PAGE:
I don’t live by the river, I don’t even see it that often. I don’t boat on it or swim in it. But I realize that I do have a river I consider mine.
Because I was born and have lived here most of my life, the Potomac River is my river. It’s tributaries; Monocacy, Anacostia, Shenandoah and Occoquan, all good Native American names, are names I know from stories, street signs, news reports. It’s feeder Rock Creek is the spine of our local park, running through Washington DC and enclosing the National Zoo, Pierce Mill, and countless trails full of walkers, woodpeckers and deer. My neighborhood storm drains carry water down to it, whether clean or foul.
My river is not in my blood like some who live on a river, who may earn their living from the river, who travel on the river. But over the years I have hiked along the river and made countless visits to see and hear and feel the cool mist from its Great Falls. And rock-scrambled over the boulders along it’s shores. With my parents, with my first love, with my children and husband.
We have waded its creeks wearing old sneakers, and played Pooh Sticks over small footbridges. We have picked up stones and found crayfish. We have seen a water snake. We have identified animal footprints in sand at the shore.
My son rowed crew on this river, out before dawn on the cold gray water in a slim shell with fragile hull.
Whenever I drive across one of its big bridges- Chain, Key, American Legion, Memorial, and others, I look down into the water. How high or how low? How peaceful or how turbulent, muddy with fresh rain or melt?
My river is the Potomac. What is your river?
8 thoughts on “My River”
I don’t have a river, but I have my childhood lakes. Their stories and the stories that my father told of his lake. Perhaps that will be a post one of these days… Love the way you describe your river; its smells and feelings, even the memories associated with it.
Thanks for your slice. The Volta River which passes through Ghana runs into the Atlantic ocean at the Gulf of Guinea which covers the southern part of Ghana. What your slice did, was send me to do some research. The beach which is less than thirty minutes drive away, I have visited for parties, weddings and a number of weekends. It is so serene at the clean parts and I really should enjoy the proximity much more.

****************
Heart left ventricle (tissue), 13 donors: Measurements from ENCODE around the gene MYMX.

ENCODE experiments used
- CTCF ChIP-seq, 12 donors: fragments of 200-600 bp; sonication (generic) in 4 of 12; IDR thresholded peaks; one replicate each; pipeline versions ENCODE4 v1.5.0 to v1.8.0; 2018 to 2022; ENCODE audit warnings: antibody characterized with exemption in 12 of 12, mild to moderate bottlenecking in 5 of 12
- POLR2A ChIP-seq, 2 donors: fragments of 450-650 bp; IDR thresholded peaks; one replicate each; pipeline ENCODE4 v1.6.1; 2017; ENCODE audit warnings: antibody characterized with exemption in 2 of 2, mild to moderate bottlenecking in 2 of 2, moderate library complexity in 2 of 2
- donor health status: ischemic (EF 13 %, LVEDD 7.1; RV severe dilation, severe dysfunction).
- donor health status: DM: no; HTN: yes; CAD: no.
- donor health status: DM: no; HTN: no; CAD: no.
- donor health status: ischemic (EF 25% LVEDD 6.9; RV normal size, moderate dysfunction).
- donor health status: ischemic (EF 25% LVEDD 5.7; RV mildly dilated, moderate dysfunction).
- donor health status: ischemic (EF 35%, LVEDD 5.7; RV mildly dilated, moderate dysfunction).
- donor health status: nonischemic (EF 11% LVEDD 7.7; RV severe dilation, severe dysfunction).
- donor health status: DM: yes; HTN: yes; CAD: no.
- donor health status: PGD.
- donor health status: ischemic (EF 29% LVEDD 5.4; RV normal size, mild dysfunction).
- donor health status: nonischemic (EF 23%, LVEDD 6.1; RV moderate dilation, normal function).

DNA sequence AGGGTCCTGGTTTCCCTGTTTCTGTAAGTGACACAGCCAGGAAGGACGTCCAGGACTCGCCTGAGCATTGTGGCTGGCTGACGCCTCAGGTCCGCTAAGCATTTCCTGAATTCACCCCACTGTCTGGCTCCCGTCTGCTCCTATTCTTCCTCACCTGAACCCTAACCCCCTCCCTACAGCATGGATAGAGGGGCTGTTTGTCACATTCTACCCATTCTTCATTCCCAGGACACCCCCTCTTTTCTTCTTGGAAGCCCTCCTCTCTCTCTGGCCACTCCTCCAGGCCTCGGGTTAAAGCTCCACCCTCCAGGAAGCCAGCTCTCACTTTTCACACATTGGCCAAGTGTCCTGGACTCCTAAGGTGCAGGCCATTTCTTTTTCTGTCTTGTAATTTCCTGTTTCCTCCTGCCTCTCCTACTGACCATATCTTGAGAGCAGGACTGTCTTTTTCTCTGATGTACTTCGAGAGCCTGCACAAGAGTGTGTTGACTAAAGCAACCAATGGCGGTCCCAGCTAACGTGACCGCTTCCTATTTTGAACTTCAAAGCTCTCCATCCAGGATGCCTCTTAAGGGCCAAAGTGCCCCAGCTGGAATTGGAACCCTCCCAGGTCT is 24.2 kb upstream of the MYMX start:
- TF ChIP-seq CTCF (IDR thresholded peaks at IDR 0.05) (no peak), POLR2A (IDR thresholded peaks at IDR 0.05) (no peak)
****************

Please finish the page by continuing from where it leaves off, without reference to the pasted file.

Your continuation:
My river is the same as your river since I moved to DC many years ago. But my childhood river was the Lafayette River. I remember a really big flood, so big, the water from the river travelled a whole block down to our house to flood it. Later, we moved to a house right on the river where we could watch the egrets wade in the low tide, try to catch crabs and take our kayak out for a sail. My sister lives on another arm of this river and you can travel by river from my mom’s to my sister’s house, passing under at least one bridge. So fun to think about!
Used to be the Susquehanna, but now it’s the Potomac. Love how so many stories stem from your river!
I was born on the Mississippi (in Wisconsin/Iowa) and will always feel drawn to it, but for the past 30 years my river has been the Kennebec (Maine). I wonder how many of us have rivers in our lives.
My first thought was, “NO! It’s MY river!” But I’ll share it with you, Fran. It’s a wonderful river with so much personality. I have so many memories at Great Falls, too. Now I prefer Riverbend Park because it is less crowded. Have you ever been to the Virginia side when the bluebells are in bloom. They usually come in early April. One of my favorite sights. The best bluebell meadows are at Riverbend.
I’ll visit Riverbend park as soon as I can!
As for bluebells, I bought my husband a weekend in a canal lock house for us, for a gift. We stayed overnight on a disappointingly cold and rainy weekend. But when we got up and took an early hike, we were there in peak bluebell season! I agree- lovely and unforgettable! That color!
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Living in and around Philadelphia, I have two rivers – the Schuylkill (Skool-kel) adn the Delaware. When I was in high school I was on a whitewater canoe team, and I paddle on both of these rivers quite often. I learned so many lessons by being on the river. I guess that’s why I am still drawn to rivers today.